Let’s think about the ladies
There’s a really thought-provoking piece published this week in The Atlantic about books that are focused on women finding or yearning for love in fiction rather than other things in life like career or themselves. I think teens and younger adults are so focused on boys and love that it’s obvious to look to a love interest for drama, and I think there is a perception that most books need a “love interest” to work in the market.
I think the expansion of the children’s market, YA in particular, over the last few years have produced a great number of smart, thoughtful books with female protagonists grappling with real emotional issues other than love, including my own Brianna on the Brink by Nicole McInnes, which begins with a sexual liaison but evolves into so much more. The author of The Atlantic piece, Kelsey McKinney, also points to a coming-of-age family drama with no love story that sounds terrific called Housekeeping by Marilynne Robinson. It was published decades ago.
Cheryl Klein over at Scholastic tweeted the piece and said that she too is looking for this kind of material. In her words: “I would LOVE more YA about young women finding careers, or their life’s work & own worth, exclusive of love interest. Tho I love love too. I was obsessed with my future as a teenager: what college to attend, what career would suit me. Not things I see a lot in mss.” It’s rare to find that kind of direct feedback from an editor who reads for a living and sees a lot of submissions. The message is that there is room in the market, which is the opposite of what agents and editors are usually saying!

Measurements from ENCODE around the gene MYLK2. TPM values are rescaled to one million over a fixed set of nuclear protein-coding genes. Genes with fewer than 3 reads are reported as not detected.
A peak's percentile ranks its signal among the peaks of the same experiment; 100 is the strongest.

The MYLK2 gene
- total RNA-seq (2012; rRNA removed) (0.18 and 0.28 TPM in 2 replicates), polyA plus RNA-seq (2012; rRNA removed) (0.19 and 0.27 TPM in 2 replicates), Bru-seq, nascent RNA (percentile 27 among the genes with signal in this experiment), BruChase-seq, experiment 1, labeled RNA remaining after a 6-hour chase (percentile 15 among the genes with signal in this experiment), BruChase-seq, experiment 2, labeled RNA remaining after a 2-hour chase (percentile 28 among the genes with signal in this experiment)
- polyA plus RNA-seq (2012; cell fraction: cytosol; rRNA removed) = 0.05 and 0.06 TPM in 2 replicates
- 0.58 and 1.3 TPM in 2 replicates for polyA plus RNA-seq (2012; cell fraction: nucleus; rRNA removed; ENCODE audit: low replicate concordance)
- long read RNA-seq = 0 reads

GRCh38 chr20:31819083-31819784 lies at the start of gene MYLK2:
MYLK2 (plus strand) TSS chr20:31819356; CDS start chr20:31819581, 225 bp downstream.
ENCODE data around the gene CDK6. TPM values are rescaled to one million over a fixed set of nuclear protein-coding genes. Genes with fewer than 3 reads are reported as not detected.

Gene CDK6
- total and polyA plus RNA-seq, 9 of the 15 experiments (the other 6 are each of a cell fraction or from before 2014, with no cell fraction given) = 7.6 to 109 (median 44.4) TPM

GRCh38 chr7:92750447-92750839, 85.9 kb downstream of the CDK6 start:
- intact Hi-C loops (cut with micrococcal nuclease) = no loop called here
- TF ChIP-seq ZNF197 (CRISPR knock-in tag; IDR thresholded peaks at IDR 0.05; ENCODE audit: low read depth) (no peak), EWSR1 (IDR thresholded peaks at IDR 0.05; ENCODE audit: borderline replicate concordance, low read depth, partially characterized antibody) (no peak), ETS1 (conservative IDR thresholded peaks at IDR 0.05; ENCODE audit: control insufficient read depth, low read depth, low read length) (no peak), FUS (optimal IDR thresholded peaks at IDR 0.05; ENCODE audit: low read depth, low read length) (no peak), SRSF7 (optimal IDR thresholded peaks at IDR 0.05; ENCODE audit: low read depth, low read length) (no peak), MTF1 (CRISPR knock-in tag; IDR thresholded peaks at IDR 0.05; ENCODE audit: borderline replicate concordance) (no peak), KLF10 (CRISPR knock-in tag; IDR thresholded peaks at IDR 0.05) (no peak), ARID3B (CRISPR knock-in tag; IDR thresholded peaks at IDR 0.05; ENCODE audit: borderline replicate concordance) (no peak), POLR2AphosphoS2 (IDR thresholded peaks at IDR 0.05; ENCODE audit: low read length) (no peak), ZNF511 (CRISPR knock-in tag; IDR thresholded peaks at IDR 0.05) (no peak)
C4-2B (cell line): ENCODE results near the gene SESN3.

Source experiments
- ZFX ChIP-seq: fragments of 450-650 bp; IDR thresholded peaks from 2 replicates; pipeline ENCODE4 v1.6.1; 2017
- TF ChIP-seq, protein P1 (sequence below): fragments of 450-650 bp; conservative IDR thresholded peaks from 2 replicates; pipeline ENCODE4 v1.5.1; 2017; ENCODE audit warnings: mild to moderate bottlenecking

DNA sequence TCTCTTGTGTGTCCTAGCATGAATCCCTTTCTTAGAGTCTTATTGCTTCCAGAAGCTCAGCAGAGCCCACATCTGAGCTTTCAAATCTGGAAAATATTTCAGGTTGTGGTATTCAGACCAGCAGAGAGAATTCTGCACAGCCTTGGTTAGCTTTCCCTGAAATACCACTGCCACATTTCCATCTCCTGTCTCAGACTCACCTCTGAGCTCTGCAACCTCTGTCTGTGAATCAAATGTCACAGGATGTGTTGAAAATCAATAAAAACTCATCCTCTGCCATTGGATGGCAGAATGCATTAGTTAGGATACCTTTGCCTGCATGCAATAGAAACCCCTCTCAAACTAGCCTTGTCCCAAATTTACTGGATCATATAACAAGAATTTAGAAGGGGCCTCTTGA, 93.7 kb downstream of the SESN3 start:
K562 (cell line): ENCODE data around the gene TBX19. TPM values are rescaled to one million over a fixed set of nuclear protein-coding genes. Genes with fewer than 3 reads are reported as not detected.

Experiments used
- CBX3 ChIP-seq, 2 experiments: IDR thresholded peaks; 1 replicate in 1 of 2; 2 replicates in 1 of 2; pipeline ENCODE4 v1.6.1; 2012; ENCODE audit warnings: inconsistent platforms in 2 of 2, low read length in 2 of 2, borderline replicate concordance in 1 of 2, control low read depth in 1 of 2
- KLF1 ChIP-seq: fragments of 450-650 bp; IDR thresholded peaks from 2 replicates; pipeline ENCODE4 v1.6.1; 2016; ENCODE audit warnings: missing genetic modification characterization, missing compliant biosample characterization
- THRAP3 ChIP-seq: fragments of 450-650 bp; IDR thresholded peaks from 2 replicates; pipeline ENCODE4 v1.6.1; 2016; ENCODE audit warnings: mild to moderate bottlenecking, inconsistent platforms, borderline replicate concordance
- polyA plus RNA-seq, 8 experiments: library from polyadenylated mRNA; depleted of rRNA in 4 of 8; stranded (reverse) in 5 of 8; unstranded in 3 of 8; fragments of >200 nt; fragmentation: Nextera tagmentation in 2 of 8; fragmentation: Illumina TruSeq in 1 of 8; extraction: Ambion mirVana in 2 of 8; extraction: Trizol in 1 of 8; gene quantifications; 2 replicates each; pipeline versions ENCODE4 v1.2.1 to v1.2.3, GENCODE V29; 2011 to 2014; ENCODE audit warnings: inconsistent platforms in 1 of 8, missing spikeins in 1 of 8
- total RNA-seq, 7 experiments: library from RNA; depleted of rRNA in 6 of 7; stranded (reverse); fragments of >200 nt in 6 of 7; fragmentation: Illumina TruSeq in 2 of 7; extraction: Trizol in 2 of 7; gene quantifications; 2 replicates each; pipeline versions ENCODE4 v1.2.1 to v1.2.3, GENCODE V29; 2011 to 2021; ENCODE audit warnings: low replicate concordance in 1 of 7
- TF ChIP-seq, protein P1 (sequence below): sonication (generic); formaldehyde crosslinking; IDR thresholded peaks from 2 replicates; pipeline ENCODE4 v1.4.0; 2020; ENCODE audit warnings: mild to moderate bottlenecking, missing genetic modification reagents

And I agree that there is room for growth here. As McKinney says in her smart piece: “I wanted to drive On the Road and stop off in small towns and drink more than was probably appropriate. I wanted to question who I was and be my own Catcher in the Rye. There are no Jack Kerouacs or Holden Caulfields for girls. Literary girls don’t take road-trips to find themselves; they take trips to find men.” What about a modern female-driven version of On the Road? I’d love to read that, and I’d love to sell it too and pass it down to my four daughters.
So, if any of you aspiring authors have books with strong female protagonists contemplating their futures in a unique and independent way, please send them along.